<abrenon>I'm afraid I won't be of much help in that area, sorry : /
<Guest2477>vagrantc I realized, I tried to install the system for an hour by passing traffic through TOR, but since it often changes bridges, this causes short-term Internet outages and an installation error, I will try to try through VPN
<maximed>mitchell: propagation is suboptimal for $various_reasons and can often be avoided by adding a phase that replaces an invocation of a program by the absolute path (try a combination of 'substitute*' and 'search-input-file')
<lechner>vagrantc: Should they have gone there instead?
<maximed>mitchell: (for symbiyosys): the makefile runs "gcc" to compile things. However, when cross-compiling (with guix build --target), the cross-compiler TARGET-gcc is required (where TARGET=aarch64-linux-gnu or such)
<maximed>johnjaye: Well, if substitutes are available and grafts aren't complicating things, then it's first downloading, then building
<maximed>but in some situations, you can have the latter
<maximed>johnjaye: do you want to built everything from source (very slow, but possible)
<unmatched-paren>Pretend there's a make target for each download and build. The builds depend on the download and their dependencies. Now imagine you're running the makefile with -j8, like maximed said.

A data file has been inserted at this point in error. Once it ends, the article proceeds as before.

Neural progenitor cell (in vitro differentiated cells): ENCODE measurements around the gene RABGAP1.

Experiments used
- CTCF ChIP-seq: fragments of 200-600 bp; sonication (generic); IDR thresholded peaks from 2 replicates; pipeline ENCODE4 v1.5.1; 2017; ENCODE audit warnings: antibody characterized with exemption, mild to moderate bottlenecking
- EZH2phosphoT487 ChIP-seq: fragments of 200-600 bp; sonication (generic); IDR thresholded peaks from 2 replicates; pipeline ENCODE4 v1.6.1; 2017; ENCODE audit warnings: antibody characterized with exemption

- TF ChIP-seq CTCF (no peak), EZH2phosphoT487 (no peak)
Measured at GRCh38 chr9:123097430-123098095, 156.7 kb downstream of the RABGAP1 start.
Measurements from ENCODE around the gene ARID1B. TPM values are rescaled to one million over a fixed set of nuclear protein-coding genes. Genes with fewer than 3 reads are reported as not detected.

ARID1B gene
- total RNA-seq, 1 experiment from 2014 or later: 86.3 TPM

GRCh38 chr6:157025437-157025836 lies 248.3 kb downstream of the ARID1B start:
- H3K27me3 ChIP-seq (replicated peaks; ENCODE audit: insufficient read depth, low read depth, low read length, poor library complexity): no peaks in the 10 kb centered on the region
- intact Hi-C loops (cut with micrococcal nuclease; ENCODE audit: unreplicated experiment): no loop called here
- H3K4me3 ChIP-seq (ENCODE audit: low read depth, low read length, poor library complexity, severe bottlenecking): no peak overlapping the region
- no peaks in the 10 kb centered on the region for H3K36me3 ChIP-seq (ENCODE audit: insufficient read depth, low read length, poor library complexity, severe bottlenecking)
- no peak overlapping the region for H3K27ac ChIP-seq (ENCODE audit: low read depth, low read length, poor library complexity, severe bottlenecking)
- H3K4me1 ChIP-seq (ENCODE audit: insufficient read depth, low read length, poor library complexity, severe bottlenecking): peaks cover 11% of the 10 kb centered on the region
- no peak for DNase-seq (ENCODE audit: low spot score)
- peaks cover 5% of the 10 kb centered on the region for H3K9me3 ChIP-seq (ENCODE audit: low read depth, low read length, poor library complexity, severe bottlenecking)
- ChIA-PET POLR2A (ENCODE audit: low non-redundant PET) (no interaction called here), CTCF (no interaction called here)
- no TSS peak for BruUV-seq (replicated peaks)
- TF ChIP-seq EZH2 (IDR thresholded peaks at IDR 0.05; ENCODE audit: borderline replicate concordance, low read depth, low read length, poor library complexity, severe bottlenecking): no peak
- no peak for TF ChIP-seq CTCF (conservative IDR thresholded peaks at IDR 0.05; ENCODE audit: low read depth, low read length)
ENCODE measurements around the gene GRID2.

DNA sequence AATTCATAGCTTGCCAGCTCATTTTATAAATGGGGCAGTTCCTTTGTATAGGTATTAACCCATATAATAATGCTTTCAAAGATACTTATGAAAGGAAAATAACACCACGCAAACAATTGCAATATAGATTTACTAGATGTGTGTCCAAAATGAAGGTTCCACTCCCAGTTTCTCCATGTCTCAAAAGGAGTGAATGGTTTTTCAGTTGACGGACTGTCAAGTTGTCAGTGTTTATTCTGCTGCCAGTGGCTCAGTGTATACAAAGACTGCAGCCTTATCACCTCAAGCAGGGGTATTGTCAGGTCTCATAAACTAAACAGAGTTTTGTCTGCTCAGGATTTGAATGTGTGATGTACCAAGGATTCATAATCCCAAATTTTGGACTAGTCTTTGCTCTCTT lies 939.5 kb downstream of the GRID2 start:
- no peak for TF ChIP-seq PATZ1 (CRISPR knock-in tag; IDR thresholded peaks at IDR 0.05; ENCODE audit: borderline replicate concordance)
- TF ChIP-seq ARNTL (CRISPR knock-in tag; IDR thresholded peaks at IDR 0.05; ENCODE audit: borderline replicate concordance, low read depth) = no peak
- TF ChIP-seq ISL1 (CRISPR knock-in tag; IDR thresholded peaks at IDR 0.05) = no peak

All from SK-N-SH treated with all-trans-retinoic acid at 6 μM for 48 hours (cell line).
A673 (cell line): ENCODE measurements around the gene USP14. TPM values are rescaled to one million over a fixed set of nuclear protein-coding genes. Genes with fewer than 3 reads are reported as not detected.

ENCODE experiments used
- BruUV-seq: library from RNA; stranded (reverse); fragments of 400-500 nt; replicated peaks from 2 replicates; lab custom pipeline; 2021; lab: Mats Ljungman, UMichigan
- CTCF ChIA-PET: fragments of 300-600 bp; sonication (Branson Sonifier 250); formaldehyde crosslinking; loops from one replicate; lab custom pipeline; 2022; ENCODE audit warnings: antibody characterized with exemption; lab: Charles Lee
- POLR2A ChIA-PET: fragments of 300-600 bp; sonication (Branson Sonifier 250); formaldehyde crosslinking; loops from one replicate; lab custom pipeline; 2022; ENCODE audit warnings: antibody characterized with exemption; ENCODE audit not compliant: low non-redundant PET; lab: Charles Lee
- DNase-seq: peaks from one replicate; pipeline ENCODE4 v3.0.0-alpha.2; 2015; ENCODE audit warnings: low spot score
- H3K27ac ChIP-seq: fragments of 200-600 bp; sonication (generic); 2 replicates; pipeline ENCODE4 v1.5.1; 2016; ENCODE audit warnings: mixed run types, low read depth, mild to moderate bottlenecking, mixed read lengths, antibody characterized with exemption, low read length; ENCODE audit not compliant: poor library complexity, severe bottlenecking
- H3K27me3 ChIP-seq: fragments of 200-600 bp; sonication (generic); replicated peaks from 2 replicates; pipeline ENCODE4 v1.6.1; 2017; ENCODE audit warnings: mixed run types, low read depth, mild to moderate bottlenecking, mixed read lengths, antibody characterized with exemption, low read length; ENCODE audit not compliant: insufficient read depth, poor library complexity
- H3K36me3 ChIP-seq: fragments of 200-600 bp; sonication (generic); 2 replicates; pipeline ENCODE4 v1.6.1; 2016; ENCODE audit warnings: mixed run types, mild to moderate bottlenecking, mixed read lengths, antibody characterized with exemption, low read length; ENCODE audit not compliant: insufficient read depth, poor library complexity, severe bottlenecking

<johnjaye>i don't know what i want. i just ran the commands unmatched said.
<unmatched-paren>vagrantc: i dunno. i've just seen that being reported, and vaguely remember it happening to me at some point -.o.- either way, i still think a .deb option would be overkill, although some `guix-bootstrap` executable would be nice to have for a similar purpose
<maximed>vagrantc: the problem is that there sometimes are important changes to the daemon, leading to bug reports in bug-guix@ that (IIUC) result in ‘your daemon is ancient’
<unmatched-paren>johnjaye: i'm not entirely sure why you're running it in a loop; might be missing context from earlier. you probably have substitutes disabled, which would make the download take a lot longer of course
<maximed>(though maybe that was for _really_ ancient like 1.1.0, maybe not 1.3.0)
<johnjaye>no this is 1.3. just tell me exactly what to type
<johnjaye>the hardest part i believe is that when it reads commands it doesn't read them like a human would. i'm just speculating. but i think like when you read an ip address say you don't read it in a monotone
<vagrantc>jgibbons[m]: seems more appropriate question for firstname.lastname@example.org
<unmatched-paren>the former sounds like someone dislikes chmod and is saying something along the lines of `chmod schmod`... :P
<johnjaye>like one nine two dot one six eight dot. i think you put stress on the number syllables so it sounds more natural. so it sounds jarring when when the numbers and the punctuation are given equal volume
<sneek>vagrantc, maximed_ says: I've made a list at https://paste.debian.net/1243366/, possibly some of them are already in Debian's 'guix package' though. I guess I could give switching to Debian's guix a try ...
<johnjaye>red and blue make the most sense for high contarst
<nckx>maximed_: That depends entirely on what ‘Debian patches’ means? E.g., they probably patch <https://bugs.gnu.org/47229>, but check, and I doubt anyone's going to stick their neck out with a ‘yep’.